Written by Alex Hughes, StocksInValue International Research
Founded in 1901, Harley rose from humble beginnings to become the world’s largest motorcycle manufacturer by 1920. The company played a key role during World War One by supplying 15,000 units to the US army. However, as the Great Depression ensued in 1929, Harley saw its sales fall 82% over the four years to 1933, a time of tremendous challenge for the company and much of the world in general. Through ingenuity and innovation, Harley was one of only two US motorcycle manufacturers to survive this period; the second being Indian.
Fast forward to 2015 and Harley continues to dominate the large motorcycle market in the US, with more than 50% of a concentrated market where the top 5 players control 92% of total sales. However, it is not just the size of Harley’s market share that is important, but the consistency. Harley has tremendous brand loyalty, an asset that is incredibly valuable and equally hard to build. If you had $10B, you could certainly replicate Harley’s manufacturing capability, but it is highly unlikely you could replicate the ‘share of mind’ it has built over its 114 year existence. For many riders, the decision to choose a Harley is an enduring choice which recurs irrespective of the alternatives. In extreme cases, the rider’s whole identity is intertwined with the brand of the motorcycle they ride, somewhat similar to the V8 fans of Ford and Holden on our domestic shores. Harley seeks to build this brand community by sponsoring rides, rallies and events. Its Harley Rider Academy continues to grow and the Harley Owners Group recently exceeded 1m members worldwide.
It is these factors and more which allow Harley to charge a premium price, which help generate 11% net margins and returns on equity consistently above 25%. As Warren Buffett said at the 2013 Berkshire AGM, ‘any company that gets customers to tattoo ads on their chests can’t be all that bad’. Given the duration and consistency of Harley’s market share, we think it is reasonable to assume that Harley will continue to command 50% of the US market; hence the next step is to determine how the market will evolve over time.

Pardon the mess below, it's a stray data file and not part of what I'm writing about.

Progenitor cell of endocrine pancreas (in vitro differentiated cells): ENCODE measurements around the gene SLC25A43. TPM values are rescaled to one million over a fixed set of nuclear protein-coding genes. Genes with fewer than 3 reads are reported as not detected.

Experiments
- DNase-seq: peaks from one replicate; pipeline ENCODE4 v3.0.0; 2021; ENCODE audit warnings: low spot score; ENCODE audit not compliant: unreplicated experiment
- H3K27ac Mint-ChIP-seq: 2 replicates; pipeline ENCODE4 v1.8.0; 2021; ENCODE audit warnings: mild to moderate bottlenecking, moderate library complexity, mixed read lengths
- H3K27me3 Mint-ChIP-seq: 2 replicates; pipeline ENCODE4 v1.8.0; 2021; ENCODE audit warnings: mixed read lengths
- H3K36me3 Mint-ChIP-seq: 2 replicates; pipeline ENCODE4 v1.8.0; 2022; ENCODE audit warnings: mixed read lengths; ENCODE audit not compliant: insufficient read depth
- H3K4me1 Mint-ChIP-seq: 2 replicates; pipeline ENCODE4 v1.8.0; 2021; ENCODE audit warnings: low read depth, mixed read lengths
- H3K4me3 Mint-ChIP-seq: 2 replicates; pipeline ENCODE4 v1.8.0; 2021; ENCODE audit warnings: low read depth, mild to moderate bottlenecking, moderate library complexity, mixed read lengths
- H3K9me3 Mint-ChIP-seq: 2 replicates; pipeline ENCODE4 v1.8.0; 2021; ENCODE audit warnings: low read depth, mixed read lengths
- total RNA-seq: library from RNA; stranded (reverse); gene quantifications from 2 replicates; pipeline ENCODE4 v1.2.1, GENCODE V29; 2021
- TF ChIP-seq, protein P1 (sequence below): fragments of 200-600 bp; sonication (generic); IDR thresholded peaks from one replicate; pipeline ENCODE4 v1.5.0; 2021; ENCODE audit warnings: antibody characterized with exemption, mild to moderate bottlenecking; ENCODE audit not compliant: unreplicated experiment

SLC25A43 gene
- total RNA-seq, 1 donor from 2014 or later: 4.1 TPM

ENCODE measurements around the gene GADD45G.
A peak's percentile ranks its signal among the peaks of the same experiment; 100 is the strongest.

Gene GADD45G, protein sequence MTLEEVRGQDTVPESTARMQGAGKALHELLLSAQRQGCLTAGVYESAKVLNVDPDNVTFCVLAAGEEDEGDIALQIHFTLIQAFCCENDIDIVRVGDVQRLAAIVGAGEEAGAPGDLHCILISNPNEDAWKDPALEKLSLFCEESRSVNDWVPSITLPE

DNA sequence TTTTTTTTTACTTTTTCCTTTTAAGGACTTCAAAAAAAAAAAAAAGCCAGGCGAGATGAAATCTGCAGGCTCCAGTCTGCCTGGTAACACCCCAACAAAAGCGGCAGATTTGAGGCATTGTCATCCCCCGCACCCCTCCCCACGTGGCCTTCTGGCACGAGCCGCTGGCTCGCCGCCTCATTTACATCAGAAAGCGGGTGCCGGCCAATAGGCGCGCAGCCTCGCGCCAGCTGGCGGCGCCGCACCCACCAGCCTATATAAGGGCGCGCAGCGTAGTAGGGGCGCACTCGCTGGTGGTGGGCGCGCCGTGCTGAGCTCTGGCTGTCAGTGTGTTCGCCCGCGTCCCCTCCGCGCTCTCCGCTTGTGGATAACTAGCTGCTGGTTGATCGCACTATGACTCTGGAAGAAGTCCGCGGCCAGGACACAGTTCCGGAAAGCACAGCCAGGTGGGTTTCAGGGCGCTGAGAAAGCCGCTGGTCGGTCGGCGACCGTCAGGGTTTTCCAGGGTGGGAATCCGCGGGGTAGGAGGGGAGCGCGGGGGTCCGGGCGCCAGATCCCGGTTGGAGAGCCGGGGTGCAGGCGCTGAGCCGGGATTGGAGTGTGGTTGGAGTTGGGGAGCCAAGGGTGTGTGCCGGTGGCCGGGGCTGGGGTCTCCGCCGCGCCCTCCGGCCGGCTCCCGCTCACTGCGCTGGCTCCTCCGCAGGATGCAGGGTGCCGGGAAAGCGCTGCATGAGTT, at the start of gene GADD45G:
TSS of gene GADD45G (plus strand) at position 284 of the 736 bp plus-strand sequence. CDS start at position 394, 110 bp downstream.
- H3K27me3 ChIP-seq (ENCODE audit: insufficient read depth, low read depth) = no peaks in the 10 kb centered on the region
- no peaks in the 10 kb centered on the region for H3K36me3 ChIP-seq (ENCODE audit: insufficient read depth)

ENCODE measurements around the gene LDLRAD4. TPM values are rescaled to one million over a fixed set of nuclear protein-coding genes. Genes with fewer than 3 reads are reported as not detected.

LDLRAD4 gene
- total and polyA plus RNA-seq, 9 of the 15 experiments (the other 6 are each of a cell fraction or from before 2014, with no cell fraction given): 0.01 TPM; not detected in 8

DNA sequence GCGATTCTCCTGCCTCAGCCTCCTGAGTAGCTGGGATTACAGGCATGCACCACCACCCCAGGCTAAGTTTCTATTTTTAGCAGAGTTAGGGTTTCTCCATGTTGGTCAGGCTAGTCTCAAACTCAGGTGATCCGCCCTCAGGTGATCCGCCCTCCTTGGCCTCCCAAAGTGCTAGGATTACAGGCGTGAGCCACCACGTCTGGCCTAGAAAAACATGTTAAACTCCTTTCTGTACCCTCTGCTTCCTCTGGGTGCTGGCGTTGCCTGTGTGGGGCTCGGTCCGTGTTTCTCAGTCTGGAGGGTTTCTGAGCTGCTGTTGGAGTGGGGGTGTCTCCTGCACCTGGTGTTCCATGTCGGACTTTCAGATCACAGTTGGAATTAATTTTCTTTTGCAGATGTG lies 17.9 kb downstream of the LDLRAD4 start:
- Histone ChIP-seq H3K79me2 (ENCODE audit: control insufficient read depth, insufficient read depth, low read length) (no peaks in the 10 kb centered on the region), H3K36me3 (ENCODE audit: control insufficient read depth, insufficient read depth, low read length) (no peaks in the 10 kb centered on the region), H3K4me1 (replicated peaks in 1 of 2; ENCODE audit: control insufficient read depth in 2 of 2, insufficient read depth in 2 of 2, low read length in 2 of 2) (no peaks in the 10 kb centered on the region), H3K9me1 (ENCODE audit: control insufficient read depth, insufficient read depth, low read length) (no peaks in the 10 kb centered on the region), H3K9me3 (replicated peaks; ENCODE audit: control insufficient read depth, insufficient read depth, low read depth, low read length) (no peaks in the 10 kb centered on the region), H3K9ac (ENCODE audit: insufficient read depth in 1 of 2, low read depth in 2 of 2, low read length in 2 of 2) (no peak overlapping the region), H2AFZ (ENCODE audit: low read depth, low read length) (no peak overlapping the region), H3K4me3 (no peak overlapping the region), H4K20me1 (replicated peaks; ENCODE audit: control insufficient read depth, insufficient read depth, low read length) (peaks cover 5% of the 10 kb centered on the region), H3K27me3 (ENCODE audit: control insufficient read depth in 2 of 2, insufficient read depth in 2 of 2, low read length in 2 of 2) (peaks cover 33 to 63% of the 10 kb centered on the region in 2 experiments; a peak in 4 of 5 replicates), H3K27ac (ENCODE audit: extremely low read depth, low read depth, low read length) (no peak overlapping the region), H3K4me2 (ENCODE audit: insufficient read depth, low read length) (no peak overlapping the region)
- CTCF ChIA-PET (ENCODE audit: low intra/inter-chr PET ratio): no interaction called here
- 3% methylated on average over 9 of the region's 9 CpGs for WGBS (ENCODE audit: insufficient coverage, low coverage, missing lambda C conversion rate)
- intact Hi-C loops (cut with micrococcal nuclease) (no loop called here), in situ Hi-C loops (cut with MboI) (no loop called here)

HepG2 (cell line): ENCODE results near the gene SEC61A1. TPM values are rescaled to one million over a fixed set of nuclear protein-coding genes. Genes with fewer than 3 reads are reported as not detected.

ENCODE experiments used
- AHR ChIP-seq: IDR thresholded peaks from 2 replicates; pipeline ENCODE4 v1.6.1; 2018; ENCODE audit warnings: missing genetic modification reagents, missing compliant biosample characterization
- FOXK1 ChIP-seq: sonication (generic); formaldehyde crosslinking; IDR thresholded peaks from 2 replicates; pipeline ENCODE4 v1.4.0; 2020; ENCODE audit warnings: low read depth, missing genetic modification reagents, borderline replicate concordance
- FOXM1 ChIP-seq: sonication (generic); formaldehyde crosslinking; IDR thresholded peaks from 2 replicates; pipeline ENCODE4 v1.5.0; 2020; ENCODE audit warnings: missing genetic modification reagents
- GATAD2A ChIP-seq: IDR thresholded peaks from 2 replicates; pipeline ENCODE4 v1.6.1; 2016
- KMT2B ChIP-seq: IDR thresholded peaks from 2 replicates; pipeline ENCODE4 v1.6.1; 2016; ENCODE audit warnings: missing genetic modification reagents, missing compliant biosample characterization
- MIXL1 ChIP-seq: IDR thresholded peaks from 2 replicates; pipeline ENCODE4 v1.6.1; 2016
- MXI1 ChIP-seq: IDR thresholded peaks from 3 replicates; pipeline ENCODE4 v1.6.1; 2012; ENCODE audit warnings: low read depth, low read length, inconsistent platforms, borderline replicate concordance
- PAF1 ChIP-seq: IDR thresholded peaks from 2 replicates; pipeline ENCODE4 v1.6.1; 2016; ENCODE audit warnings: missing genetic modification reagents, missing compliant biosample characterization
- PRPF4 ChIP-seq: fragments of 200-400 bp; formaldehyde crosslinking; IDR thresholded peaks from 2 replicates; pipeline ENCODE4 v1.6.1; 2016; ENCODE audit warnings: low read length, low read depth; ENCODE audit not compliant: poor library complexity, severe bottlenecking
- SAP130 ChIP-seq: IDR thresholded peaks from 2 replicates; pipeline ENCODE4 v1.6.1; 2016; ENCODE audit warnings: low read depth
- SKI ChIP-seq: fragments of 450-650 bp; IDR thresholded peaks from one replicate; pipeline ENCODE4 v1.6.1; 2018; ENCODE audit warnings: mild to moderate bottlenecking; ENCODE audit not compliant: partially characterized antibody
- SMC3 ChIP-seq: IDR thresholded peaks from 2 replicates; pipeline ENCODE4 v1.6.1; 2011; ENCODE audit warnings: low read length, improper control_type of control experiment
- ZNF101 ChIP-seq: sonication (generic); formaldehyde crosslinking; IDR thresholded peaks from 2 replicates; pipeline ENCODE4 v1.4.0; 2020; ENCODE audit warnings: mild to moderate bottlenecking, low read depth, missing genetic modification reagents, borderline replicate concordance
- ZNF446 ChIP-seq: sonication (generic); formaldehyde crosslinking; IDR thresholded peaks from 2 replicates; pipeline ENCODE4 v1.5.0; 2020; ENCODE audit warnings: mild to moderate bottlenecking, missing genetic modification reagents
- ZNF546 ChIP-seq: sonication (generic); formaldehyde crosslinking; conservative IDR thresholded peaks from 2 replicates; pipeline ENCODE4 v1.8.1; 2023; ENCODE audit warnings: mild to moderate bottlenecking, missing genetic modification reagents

Harley’s sales profile is closely intertwined with general US economic growth. In addition, Harley also benefits from the recent falls in commodity prices such as oil and steel, which helps to lower operating costs with decreased input costs (steel) and increase disposable income (oil).
We have a favourable view of US economic growth over the long term, and hence we expect Harley-Davidson to follow along with this positive trend. At present, we do not think Harley-Davidson is excessively priced.
Key Rationale & Analysis

  • The dominant player in the large motorcycle industry with US market shares consistently above 50%.
  • High degrees of brand loyalty gives Harley nominal pricing power, which contributes towards its industry leading margins and profitability
  • Favourable industry trends with adoption of motorcycles increasing on a per capita basis. Registrations remains 42% below their 2006 peak
  • A positive view on the US economy is needed as Harley’s sales profile is closely correlated with US economic growth

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